DIY: Replace Windows Small Business Server with ClearOS
If your small business or non-profit is looking for an inexpensive way to replace Windows Small Business Server, Jack Wallen says ClearOS should be your first choice. Find out what he likes so much about this open source, do-it-all server OS.
I am constantly on the hunt for less expensive tools that will make my admin life easier. I found what I was looking for in the open source operating system ClearOS. It's based on a combination of Red Hat Enterprise and is specifically designed to meet the needs of the small business. Clear offers more than an open source operating system — it also offers numerous services.
Every administrator who is looking to replace a Microsoft Small Business Server and is on a very tight budget needs ClearOS. Why? Because with Clear OS, you get the following:
- Stateful firewall (iptables)
- Intrusion detection and prevention system (Snort)
- Virtual private networking (PPTP, IPSec, OpenVPN)
- Web proxy, with content filtering and antivirus (Squid, DansGuardian)
- Email services (Webmail, Postfix, SMTP, POP3/s, IMAP/s)
- Groupware (Kolab)
- Database and web server (MySQL and Apache)
- File and print services (Samba and CUPS)
- Flexshares (unified multi-protocol storage that currently employs CIFS, HTTP/S, FTP/S, and SMTP)
- MultiWAN (Internet fault tolerant design)
- Built-in reports (MRTG and more)
What separates ClearOS from the competition?
Even LDAP is simple to configure using ClearOS. (Click the image to enlarge.)
If you have ever installed an operating system, you should not have any problems installing ClearOS. Although the installation is based on the same installer that CentOS uses (so it is an ncurses installation), it is incredibly simple and can be installed in less than a half hour, (depending on how many services are being installed).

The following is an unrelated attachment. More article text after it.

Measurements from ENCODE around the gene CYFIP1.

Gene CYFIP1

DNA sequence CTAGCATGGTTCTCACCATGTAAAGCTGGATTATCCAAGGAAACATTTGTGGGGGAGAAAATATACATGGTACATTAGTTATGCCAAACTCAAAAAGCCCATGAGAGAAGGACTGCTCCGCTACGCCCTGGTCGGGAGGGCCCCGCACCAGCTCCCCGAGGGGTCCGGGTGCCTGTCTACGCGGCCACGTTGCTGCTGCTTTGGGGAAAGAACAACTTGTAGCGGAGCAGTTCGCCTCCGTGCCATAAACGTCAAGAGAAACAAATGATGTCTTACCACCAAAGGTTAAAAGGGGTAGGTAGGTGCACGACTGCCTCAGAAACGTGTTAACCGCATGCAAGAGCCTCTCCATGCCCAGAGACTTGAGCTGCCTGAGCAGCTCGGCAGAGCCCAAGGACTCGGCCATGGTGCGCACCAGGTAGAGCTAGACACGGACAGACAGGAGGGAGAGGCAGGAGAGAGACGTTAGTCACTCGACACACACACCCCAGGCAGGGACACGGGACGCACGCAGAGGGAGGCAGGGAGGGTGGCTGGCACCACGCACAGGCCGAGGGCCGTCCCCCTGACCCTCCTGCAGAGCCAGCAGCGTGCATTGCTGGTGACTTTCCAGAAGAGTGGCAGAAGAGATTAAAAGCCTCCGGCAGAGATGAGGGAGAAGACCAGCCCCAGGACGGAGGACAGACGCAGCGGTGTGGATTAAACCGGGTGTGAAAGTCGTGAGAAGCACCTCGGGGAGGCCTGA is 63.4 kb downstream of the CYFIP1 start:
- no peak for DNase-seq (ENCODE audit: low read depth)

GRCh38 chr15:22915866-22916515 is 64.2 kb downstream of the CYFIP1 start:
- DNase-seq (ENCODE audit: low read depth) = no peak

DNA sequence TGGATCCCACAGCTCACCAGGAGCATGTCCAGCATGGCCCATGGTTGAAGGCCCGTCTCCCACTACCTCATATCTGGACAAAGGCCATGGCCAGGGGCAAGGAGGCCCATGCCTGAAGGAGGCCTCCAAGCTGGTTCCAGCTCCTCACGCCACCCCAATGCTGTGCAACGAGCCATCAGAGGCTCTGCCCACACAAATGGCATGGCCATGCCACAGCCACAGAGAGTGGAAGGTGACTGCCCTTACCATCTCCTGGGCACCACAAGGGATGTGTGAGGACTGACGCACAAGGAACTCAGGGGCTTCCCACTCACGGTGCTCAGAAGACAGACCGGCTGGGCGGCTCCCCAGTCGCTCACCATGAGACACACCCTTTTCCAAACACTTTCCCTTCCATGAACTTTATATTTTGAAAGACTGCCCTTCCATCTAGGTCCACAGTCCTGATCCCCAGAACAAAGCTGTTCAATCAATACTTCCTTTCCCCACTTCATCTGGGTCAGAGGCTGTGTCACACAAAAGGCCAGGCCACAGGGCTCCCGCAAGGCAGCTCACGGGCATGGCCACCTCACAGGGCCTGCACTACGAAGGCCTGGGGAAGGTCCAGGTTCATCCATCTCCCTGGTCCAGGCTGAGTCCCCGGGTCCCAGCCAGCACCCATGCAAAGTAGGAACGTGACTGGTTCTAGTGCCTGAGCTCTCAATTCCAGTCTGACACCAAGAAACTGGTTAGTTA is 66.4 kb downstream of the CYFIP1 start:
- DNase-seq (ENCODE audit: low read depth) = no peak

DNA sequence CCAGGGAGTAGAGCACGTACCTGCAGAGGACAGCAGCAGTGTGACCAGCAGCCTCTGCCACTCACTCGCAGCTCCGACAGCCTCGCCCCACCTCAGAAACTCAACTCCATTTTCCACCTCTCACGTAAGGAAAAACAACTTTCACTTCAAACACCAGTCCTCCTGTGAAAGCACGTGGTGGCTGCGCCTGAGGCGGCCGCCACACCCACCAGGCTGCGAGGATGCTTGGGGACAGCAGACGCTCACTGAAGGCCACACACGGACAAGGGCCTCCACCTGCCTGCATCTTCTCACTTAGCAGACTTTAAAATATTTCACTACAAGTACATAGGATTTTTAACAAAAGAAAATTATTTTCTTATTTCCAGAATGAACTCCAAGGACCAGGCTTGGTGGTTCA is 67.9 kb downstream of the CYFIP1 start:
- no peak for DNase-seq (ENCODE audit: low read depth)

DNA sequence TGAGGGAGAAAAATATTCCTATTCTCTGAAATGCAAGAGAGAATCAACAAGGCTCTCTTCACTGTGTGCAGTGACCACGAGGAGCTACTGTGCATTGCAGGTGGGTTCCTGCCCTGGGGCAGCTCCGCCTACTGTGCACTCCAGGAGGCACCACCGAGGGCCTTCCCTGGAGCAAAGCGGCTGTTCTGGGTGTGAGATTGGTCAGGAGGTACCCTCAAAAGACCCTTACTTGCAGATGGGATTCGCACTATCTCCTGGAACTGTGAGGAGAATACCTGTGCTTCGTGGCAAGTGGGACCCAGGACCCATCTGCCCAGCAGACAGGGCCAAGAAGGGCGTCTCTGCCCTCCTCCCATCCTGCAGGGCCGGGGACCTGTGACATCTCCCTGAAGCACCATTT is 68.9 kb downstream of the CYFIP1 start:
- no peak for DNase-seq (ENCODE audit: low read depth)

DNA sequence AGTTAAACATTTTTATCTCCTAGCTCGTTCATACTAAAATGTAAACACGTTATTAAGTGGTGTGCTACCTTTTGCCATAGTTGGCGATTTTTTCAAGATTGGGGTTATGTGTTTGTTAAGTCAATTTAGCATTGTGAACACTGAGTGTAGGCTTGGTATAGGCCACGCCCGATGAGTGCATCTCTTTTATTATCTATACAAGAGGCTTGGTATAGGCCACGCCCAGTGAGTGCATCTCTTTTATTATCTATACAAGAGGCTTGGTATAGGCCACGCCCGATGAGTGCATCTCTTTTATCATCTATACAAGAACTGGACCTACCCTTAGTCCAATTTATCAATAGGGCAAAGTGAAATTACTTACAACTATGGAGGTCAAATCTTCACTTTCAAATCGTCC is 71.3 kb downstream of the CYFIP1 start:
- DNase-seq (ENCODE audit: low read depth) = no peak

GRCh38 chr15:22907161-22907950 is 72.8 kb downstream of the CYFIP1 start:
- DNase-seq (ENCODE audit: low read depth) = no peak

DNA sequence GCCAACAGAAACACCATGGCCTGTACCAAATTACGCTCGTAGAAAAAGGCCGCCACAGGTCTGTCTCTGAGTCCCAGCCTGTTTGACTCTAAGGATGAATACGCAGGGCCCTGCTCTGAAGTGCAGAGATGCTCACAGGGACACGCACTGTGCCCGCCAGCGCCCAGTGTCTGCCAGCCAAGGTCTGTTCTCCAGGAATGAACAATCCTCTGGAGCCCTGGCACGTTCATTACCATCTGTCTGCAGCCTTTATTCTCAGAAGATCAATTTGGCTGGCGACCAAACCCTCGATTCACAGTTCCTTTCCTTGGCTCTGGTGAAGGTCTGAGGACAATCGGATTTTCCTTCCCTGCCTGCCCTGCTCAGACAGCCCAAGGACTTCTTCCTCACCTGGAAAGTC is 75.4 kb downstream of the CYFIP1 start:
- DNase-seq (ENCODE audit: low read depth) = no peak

During the installation, you can choose what you want installed. For instance, if LDAP or a print server isn't necessary, you don't have to install those services. Or, you can go all out and install everything, effectively winding up with the equivalent of a Microsoft Small Business Server — with a few extras.
There are two different types of installations: Gateway and Standalone. If you plan on using ClearOS as a firewall and a gateway for other hosts, you should select the Gateway installation. If you choose this route, the machine must have two network cards (internal and external).
The installation does not offer a live version; however, there is a live demo you can log onto and play around on. If you want to try ClearOS before you install it, hop on over to the ClearOS Demo Server and use the following credentials to log in:
In the demo, you cannot get into all of the configuration options available. (Click the image to enlarge.)
If watching the demo doesn't help you make a decision about whether to deploy ClearOS, I highly recommend downloading the ISO and installing it within a virtual machine (such as VirtualBox). When you do take the installation route, here are the steps you'll follow:
- Download and burn the ISO.
- Boot the ISO.
- Walk through the ncurses based installation.
- When installation is complete, reboot.
- Walk through the GUI installation last steps.
- Log in to the ClearOS install from another machine (via web browser).
- Complete configuration.
If you're testing within a virtual machine, it is important to make sure to set the networking adapter up to use Bridged network, or else you won't be able to reach the installation from outside the virtual machine. If you cannot reach the virtual installation, the setup will have to be completed within the virtual machine, which is not always ideal.
Once the installation is complete, the ClearOS installation can be joined to a domain and even become the domain controller (use this with caution because you could cripple a windows network).
If you have installed ClearOS, what are your thoughts about this open source server OS? Share your feedback with the TechRepublic community.see original article here.